I don’t know about you but I refuse to raise my boys in a world that they can’t be who they are. Step one? Mama needs to be who she is.

Xoxo,
Jessie

Love Warriors

Love Warriors

It’s been two weeks since I picked up my laptop for work and writing. I thought after writing “Going Dark” that I would be fully rested and ready to conquer the world by the time this blog was due. I must have forgotten the tiny detail that I’m still a mama to three little men and was starting an out of state move. The rested part will come but clarity is with me, and for that I’m grateful.

Coming back to work made me realize it wasn’t a simple break for me. I didn’t take off to come back to the same job–I took off to prepare my heart for what’s to come. I’ve always been this way. Once I’ve learned all I need from one chapter of life I start the next chapter.

I shared a piece of this process in “Going Dark” to explain my career in the field of applied behavior analysis and autism thus far. I’ve got a gut feeling that these rest cycles will become more frequent as I fuel up inside for the next chapter because it’s a big one. I’d like to share my vision with you.

My Vision of the Future

Since childhood, I have always challenged authority and was misunderstood. A rebel, if you will. Looking back, I wasn’t a rebel, I was a misunderstood love warrior. I felt and still do feel that much of our human experience and suffering is brought on by arbitrary systems. We become so conditioned to these systems and rules we forget who we are. We become stuck.

I was stuck and broken-hearted for decades not knowing that my constant questioning was my gift. As I write this I need to remember my little lion Henry because he has this gift too. Gosh, he’s easy to love but my oh my he’s hard to parent! When I look at my sleeping son I know in my bones that if I love him fully he will not be broken-hearted or get stuck. My son will fly free. This is my vision for humanity, to fly freely with us.

This seems simple in writing but in reality, is a mountain to climb. To deconstruct the systems around us–who holds power, money, food, social conditioning, and the like–would take a lifetime of work. But if we do this together, my loves, could we deconstruct the world? I’d like to think we can and, in deconstructing it, we can rebuild it in love.

I believe every woman, man, and child can be exactly who they are and be fully loved for it. If we all stopped confining ourselves to the labels others place on us who would we be? I think the world is scared to find out and there is a reason people in power want to keep others small.

Over the past two weeks, I was really struggling with my victim story. All survivors have it and when I go there it’s tough to get out of my inner child. I believe the Spirit around us delivered me to my aunt who held me in a cocoon of love for three days. I needed her. Once I was whole and we moved into our new farm, a card literally fell out of a mantra deck onto my feet that read “I am not the victim, I am the lighthouse.” Hell yes, I am! And whatever the story being said of you, a story that may be keeping you small, you can be healed too. You are a lighthouse too.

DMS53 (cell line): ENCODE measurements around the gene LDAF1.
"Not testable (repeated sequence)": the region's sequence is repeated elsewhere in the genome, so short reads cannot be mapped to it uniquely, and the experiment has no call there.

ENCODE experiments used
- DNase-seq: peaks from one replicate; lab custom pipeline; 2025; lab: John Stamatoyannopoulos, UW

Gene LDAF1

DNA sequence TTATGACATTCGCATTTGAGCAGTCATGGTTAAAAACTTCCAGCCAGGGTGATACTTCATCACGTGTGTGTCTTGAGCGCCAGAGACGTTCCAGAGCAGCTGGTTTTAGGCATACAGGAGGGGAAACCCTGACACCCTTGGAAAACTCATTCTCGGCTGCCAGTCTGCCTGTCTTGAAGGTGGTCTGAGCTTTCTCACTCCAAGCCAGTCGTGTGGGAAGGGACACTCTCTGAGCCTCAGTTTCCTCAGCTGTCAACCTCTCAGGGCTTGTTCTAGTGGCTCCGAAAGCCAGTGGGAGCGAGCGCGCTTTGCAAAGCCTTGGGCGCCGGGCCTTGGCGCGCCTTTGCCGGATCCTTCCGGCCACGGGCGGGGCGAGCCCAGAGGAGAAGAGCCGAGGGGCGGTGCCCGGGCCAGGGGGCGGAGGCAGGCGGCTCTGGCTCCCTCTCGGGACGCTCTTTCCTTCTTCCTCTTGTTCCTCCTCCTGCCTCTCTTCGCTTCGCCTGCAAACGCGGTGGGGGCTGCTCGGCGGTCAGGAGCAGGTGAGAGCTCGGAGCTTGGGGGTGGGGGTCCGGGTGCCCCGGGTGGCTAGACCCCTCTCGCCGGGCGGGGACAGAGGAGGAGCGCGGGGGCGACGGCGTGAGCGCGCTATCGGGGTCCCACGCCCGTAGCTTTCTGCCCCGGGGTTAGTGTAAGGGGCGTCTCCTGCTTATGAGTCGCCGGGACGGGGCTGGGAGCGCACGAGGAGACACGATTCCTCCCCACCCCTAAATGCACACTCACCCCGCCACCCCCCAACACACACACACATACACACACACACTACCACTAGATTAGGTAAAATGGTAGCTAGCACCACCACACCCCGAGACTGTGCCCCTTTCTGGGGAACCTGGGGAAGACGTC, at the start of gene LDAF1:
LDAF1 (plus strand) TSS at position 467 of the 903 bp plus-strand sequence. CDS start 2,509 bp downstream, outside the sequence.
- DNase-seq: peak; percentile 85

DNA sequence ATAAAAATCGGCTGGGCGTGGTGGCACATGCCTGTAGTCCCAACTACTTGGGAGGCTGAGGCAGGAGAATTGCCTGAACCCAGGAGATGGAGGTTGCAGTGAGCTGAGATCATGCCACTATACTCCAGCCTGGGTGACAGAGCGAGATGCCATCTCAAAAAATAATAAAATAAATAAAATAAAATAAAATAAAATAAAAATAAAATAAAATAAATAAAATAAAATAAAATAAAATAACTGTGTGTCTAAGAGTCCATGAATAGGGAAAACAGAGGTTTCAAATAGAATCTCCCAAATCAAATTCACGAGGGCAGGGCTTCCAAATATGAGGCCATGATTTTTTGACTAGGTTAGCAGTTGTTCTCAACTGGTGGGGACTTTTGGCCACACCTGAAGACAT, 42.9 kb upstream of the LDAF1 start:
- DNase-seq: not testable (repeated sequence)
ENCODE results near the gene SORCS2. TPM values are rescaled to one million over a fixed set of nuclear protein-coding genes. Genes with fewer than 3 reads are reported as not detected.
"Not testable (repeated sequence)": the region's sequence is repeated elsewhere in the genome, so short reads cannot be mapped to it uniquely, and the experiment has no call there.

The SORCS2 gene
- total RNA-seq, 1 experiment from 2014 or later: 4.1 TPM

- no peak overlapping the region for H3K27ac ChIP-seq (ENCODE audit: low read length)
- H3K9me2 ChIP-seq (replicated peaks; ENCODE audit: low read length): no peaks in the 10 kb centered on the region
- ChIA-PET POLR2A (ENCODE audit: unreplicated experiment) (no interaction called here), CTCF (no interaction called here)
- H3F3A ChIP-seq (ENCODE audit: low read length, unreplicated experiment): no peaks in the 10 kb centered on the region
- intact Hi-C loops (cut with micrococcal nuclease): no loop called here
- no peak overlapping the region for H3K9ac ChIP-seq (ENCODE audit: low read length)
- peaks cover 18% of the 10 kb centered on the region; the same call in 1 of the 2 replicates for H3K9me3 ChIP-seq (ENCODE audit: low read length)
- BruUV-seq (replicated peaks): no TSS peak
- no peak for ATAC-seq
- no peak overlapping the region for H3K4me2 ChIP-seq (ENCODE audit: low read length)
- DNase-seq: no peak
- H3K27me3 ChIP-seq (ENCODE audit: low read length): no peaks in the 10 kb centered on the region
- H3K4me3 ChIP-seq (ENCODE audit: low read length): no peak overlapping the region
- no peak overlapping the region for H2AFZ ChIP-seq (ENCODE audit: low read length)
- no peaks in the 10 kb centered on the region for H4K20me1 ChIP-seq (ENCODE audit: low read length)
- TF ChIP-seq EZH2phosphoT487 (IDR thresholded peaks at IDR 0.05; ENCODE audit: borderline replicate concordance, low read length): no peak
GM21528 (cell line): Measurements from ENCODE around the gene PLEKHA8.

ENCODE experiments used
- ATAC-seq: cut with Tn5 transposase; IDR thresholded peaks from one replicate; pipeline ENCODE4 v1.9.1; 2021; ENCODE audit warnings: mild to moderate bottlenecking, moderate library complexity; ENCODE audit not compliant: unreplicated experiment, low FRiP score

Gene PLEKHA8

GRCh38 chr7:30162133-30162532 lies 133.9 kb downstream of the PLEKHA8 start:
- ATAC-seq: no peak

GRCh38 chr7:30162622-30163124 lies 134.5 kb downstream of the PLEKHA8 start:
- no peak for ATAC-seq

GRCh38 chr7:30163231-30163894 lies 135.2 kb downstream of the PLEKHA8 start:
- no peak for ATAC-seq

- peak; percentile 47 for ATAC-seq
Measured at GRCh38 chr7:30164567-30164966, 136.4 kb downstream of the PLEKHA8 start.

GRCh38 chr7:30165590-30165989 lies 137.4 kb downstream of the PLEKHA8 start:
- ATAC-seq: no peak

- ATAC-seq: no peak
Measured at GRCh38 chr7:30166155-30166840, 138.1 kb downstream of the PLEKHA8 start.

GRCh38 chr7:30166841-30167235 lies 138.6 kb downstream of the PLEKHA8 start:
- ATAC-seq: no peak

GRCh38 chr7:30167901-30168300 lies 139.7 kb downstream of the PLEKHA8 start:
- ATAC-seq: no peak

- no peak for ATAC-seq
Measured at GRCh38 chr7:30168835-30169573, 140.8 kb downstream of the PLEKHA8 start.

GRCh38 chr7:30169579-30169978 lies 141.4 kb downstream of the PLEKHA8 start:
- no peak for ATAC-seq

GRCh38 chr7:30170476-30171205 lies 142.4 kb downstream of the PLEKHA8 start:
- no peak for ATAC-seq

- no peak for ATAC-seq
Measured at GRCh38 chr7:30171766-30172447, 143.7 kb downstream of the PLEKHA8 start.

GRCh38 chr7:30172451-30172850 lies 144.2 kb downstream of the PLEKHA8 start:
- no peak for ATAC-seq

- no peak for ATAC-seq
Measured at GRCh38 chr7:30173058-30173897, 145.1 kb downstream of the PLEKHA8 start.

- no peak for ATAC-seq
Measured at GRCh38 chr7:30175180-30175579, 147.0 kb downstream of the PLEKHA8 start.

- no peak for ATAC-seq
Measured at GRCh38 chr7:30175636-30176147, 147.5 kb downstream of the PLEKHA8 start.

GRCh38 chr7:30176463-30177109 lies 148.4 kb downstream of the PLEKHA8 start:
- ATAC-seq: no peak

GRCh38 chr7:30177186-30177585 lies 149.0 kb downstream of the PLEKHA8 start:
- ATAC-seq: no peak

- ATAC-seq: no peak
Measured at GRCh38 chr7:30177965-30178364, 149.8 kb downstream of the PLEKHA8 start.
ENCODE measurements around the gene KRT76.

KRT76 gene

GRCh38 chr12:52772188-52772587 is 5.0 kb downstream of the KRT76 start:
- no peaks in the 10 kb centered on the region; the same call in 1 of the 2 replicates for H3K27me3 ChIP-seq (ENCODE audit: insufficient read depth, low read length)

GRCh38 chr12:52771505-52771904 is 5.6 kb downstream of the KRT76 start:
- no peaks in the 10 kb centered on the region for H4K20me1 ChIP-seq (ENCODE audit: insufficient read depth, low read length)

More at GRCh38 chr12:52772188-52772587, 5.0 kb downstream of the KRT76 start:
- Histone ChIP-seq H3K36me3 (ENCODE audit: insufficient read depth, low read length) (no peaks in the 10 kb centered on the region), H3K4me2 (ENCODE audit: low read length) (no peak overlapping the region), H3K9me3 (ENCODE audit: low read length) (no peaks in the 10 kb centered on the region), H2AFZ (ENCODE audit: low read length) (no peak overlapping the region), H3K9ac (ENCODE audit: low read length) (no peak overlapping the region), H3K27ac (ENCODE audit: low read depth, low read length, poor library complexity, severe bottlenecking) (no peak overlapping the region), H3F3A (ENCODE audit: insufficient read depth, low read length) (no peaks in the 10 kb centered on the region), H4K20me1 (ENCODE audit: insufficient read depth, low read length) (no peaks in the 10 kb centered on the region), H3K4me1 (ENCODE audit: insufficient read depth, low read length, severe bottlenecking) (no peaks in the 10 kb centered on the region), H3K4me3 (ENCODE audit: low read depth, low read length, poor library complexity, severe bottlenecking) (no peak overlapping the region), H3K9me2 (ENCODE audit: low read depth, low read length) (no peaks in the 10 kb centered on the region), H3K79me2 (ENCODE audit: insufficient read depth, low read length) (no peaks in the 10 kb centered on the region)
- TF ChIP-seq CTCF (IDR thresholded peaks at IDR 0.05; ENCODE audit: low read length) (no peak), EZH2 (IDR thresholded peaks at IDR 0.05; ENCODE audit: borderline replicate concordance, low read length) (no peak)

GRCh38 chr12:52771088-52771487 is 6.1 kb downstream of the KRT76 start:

Making My Vision of the Future a Reality

In finding the fire and light inside my sisters and brothers of peace I hope, as I’ve written before, to build a new world. You see, I’m very good at building systems that work. I bet you’ve got some wonderful talents too. I want to find those already enlightened in love and those yearning to heal. And from there find their talents and what lights their hearts on fire. I can offer my gifts to the autism world, to the world of motherhood, survivors, my readers, families, and friends. But you? Who can you offer your gifts to once you unlock them?

Today I’d like you to join the narrative. Leave a comment below, tell me your story, what you deeply love, and who you want to see live more freely, with more support, or more love. Together we’ll connect, with compassion at our core, and become Love Warriors.

Xoxo,
Jessie

P.S. If you’re wondering where all the beautiful photos for my blog come from:

Photo Credits: Amber Riveria our beautiful friend and artist

Changing the Narrative

Changing the Narrative

Last week, I wrote about our collective back to school blues. I’m still living through this; grief is a process and I don’t know that I’ll be fine for a while. In learning about all who are impacted by COVID-19, including my own children, I feel grief. Last night, I spent almost two hours on the phone with my aunt talking about homeschooling. In my heart, I want to pour every inch of my soul into Dametrius’s education. Also in my heart, I’m grieving that he may never know “normal.” From this paradox, I actually see a piece of myself. I’m going to share it with you.

That Nagging Feeling

Throughout my lifetime I have always had a nagging inside of me. The nagging says to me, “this isn’t it,” as I navigate life. While many people may equate this to anxiety and unsettledness, I know differently. This nagging inside of me is a combination of my knowledge and experiences and when I follow it I always unturn a new truth. The truths I find run the gamut from personal to professional but all of them guide me.

You see, I see the world differently, and when I follow the nagging feeling I can unpack both the loving-kindness and the lion inside of me. I think everyone has this nagging feeling inside of them and when I read “Untamed,” by Glennon Doyle it was confirmed. You may not be a lion but you know what is inside of you far better than anyone else in the world.

If we collectively listened to these nagging feelings, we could challenge ourselves and our leaders to unwind from a world based on fear and build a new one based on love.

So, back to my nagging, that piece of me that pushes me. My internal nagging has moved me through every stage of my life. It’s like a path I walk along, stopping for a while at a few spots to enjoy, fight, question, and then move on. I often meditate and see myself on a path with a deep light at the end. I know I’m walking toward that light in this life and not towards death.